Self Sacrifice Is A Firefighter’s Oath

Issue 3 and Volume 5.

Service before self. These three words speak volumes about one’s personal beliefs, decision-making and commitment to a specific cause. In some cases they’re attached to a tragic event or an individual as a matter of reverence, but in every case, they represent the highest level of commitment that an organization can ask of an individual or team.

The U.S. Air Force has adopted this phrase as one of its three core values. The Air Force Core Values Booklet (aka “The Little Blue Book”) says, “Service before self tells us that professional duties take precedence over personal desires.” The booklet goes on to say that Air Force personnel must place the needs of others above their own personal comfort, that they must exhibit discipline and self-control in daily affairs, and that they must have faith in the system—the Air Force.”

Much like those in the military, upon entering the fire service, we all take an oath to uphold the core values of the organization we serve. We agree to protect our respective communities in the most effective and efficient manner possible. We agree to represent our department and our city leaders as professionals. We agree to make decisions and take actions that are reflective of departmental policies and procedures. And we agree to use the resources provided, coupled with the training and education we’ve received over the years, to provide the highest level of protection possible to our citizens—and when necessary, take calculated risk to save lives and protect property.

Having raised my right hand and taken this oath several times, I openly admit that the excitement of the moment has oftentimes overshadowed the depths of the responsibilities I’d assumed and the commitment I’d made to myself, my family and the community.

As public servants, we are oftentimes faced with situations that challenge our resolve and dedication to this oath. Our willingness to perform is seldom if ever in question when the ravages of fire or other emergencies strike our communities or directly affect our loved ones. But what happens when those disasters strike strangers, those with whom we have no direct connection? Do we exemplify the same courage and dedication we provide our immediate neighbors? Or, what about “emergencies” that aren’t life-threatening or related to natural disaster, but are rather administrative emergencies (with which we’ve become all too familiar in this economic downturn)? Are those “non-life-threatening emergencies” addressed with the same courage, bravery and personal sacrifice we swore to provide?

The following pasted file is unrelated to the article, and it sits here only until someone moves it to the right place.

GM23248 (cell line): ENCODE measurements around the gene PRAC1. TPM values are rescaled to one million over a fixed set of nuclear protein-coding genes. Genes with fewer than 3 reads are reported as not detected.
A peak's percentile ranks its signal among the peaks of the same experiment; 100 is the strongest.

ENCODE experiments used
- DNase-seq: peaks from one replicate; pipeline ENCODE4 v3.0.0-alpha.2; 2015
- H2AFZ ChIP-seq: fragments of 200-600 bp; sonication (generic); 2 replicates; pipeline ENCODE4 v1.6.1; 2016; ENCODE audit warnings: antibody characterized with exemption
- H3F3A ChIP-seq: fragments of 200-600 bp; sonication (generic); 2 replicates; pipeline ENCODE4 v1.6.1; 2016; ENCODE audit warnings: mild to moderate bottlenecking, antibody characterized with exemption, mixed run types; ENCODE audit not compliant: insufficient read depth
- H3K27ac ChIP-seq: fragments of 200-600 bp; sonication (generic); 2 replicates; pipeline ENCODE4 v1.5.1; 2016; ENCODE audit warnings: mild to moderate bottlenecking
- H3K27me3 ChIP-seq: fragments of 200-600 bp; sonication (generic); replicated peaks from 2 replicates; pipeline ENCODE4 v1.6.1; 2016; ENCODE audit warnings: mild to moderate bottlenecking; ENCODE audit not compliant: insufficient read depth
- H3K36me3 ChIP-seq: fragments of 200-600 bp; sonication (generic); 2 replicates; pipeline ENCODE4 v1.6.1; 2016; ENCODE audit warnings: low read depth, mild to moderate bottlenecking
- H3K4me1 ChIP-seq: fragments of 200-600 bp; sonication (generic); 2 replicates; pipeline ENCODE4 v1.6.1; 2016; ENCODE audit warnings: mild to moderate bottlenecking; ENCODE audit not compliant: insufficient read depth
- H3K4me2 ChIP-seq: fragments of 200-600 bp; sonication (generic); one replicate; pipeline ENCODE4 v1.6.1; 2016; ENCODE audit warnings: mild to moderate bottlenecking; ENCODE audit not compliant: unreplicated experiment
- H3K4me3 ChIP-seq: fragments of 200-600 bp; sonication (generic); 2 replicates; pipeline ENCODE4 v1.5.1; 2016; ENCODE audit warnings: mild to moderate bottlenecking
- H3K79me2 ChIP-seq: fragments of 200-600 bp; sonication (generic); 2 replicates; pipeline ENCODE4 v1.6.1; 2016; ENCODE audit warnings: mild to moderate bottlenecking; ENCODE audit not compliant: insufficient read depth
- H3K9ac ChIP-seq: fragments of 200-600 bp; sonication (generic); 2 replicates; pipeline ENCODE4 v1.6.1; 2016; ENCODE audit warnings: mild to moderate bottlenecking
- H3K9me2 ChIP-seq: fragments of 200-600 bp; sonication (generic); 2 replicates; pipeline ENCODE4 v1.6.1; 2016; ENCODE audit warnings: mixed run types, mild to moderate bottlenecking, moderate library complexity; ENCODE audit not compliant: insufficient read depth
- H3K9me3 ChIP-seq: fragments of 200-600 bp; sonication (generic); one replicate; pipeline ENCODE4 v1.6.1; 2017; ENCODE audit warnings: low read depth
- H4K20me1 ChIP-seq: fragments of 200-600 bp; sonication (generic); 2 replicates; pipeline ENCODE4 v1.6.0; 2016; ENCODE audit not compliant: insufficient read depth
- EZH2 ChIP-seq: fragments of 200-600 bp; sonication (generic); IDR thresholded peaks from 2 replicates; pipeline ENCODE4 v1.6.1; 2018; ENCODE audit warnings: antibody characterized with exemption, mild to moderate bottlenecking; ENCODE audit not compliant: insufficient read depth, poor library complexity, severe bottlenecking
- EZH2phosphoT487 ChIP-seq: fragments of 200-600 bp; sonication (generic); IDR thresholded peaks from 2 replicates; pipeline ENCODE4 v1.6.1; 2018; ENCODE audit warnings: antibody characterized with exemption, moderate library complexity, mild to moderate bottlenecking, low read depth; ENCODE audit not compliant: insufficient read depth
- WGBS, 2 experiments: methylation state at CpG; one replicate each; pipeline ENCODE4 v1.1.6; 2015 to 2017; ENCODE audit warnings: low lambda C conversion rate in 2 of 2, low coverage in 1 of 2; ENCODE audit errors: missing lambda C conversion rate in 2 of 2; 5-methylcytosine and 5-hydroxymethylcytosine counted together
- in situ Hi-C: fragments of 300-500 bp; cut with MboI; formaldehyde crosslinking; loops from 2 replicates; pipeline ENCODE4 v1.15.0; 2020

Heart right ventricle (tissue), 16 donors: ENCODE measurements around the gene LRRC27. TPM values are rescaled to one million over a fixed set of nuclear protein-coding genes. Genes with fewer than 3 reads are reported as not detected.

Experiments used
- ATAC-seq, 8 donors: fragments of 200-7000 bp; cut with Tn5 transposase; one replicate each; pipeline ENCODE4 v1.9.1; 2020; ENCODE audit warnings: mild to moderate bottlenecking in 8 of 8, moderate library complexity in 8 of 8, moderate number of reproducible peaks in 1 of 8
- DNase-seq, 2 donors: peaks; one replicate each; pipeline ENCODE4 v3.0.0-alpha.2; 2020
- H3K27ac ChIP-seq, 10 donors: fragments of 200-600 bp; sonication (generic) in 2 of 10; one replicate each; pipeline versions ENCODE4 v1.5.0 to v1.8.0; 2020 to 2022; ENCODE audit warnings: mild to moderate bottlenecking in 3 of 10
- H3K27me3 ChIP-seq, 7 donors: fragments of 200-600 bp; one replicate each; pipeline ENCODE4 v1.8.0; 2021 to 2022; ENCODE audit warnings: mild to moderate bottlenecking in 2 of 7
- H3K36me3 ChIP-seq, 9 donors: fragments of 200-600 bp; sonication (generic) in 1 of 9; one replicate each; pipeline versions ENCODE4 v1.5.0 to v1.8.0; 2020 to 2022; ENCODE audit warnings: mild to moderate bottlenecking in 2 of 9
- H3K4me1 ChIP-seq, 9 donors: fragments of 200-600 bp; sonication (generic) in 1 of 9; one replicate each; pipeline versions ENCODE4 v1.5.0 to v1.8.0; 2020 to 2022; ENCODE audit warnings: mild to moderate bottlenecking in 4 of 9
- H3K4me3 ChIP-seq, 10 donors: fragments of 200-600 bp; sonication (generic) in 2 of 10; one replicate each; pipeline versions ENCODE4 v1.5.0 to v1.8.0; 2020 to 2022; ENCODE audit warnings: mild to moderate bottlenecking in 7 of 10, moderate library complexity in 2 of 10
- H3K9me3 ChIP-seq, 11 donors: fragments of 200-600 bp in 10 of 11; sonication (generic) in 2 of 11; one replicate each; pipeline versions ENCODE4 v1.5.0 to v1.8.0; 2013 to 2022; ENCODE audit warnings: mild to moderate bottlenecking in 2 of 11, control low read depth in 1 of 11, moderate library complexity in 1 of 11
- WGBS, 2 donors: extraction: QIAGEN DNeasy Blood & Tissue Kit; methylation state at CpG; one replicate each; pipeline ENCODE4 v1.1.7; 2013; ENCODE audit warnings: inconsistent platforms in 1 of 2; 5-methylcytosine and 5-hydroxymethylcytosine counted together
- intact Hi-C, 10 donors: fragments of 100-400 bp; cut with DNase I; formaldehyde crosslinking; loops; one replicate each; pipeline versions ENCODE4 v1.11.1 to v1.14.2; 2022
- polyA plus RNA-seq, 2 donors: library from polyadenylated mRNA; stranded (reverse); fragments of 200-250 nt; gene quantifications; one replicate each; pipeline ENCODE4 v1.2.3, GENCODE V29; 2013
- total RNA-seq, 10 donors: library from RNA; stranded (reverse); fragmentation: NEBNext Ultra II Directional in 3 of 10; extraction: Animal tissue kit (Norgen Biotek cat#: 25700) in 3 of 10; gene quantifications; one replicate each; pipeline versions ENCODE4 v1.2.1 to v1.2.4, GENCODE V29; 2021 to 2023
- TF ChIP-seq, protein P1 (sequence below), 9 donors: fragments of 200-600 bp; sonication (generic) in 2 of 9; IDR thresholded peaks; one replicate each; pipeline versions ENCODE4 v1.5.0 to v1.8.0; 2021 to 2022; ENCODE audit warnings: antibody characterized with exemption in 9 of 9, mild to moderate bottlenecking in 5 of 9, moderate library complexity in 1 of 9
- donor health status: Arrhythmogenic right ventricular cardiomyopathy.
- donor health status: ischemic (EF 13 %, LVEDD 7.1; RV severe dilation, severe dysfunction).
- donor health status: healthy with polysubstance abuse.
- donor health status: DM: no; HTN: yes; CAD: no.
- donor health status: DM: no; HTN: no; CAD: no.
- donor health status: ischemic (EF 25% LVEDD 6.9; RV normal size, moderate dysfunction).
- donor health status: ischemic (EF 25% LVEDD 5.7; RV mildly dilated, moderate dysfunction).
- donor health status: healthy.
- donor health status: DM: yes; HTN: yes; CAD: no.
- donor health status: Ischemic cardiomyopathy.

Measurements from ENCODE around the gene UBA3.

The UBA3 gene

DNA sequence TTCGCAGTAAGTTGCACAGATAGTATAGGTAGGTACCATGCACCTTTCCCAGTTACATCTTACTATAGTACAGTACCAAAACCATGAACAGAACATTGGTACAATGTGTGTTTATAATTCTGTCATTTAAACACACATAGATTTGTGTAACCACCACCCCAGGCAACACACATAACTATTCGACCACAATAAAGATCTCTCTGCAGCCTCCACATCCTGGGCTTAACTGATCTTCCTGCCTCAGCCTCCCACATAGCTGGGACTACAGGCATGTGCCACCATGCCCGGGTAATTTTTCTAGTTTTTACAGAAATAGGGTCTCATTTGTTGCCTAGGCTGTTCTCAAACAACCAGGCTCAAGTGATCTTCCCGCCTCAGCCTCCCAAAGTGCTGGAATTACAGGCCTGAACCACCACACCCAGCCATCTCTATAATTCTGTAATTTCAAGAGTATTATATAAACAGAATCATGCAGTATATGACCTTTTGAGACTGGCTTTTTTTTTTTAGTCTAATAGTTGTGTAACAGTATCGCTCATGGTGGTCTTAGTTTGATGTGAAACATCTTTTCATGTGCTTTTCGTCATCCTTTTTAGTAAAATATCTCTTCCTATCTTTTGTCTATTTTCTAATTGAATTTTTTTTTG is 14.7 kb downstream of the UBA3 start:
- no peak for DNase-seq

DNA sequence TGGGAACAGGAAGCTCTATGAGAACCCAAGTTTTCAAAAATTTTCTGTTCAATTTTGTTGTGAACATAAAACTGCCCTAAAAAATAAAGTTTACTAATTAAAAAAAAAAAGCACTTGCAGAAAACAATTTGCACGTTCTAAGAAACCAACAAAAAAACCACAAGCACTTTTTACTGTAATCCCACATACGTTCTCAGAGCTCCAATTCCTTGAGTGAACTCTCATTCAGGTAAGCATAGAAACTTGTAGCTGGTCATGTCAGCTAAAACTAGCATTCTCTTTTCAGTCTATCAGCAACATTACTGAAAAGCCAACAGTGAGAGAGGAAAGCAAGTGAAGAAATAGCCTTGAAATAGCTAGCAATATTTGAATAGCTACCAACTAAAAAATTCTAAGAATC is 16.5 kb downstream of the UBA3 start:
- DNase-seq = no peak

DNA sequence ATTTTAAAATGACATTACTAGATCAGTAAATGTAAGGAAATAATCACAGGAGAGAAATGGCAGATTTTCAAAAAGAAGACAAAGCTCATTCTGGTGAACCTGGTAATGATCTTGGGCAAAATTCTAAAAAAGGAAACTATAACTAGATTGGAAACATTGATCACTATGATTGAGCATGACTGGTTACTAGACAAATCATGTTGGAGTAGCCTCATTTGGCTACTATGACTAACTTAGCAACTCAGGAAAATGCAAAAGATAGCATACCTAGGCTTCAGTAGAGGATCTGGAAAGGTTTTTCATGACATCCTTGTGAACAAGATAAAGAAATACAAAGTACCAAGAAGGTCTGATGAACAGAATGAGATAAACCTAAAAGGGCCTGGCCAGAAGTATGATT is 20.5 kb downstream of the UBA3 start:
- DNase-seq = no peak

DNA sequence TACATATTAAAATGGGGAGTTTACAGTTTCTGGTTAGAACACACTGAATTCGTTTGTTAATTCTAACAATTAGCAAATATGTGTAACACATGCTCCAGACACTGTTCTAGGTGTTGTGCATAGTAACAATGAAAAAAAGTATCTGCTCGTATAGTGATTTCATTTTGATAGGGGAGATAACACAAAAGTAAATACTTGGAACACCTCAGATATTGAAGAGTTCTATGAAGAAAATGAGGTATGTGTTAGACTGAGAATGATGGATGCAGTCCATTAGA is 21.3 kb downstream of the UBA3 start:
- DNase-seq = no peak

On Jan. 12, a 7.0-magnitude earthquake shook an impoverished nation more than 700 miles south of our most southern border. With more than 230,000 dead and 300,000 injured in the aftermath, the calls for help were broadcast around the world. As is our longstanding tradition, the United States responded with caches of specialized equipment and some of our nation’s best Urban Search and Rescue (USAR) teams. Faced with a scene of devastation beyond words, these men and women worked in deplorable conditions, with scarce resources, racing against the clock, to achieve some of the most remarkable rescues in USAR history.

These men and women were deployed far beyond their respective city/county limits. They deployed to a nation where their personal health and safety could not be guaranteed. They deployed into the deepest of voids in a quest to save men, women and children whom they had never met, nor had any personal responsibility to protect. These men and women put service before self.

In a far different scenario here at home, the city of Tulsa, Okla., was faced with a financial burden of $10.4 million that would ultimately threaten the jobs of 147 firefighters. In a landmark vote, the union members of the Tulsa Fire Department voted overwhelmingly to accept a 5.2 percent salary cut for 17 months, 8 unpaid furlough days in the next fiscal year and the elimination of benefits such as fitness pay and a clothing allowance to protect the jobs of their fellow firefighters while at the same time ensuring that the safety of their city was not interrupted nor compromised.

To the credit of the Tulsa firefighters, not a single job was lost. Although each member will be burdened with a degree of personal sacrifice, the message was clear: The men and women of the Tulsa Fire Department put service before self.

Service before self is not a catch phrase; it’s a lifestyle. It’s the characteristic of truly dedicated individuals and it’s the purest representation of brother and sisterhood.

To each of you who have put service before self, I say thank you—you have raised the bar of professionalism for us all. You have proven that despite the toughest of challenges, foreign or domestic, emergent or non-
emergent, our nation’s firefighters stand ready to serve.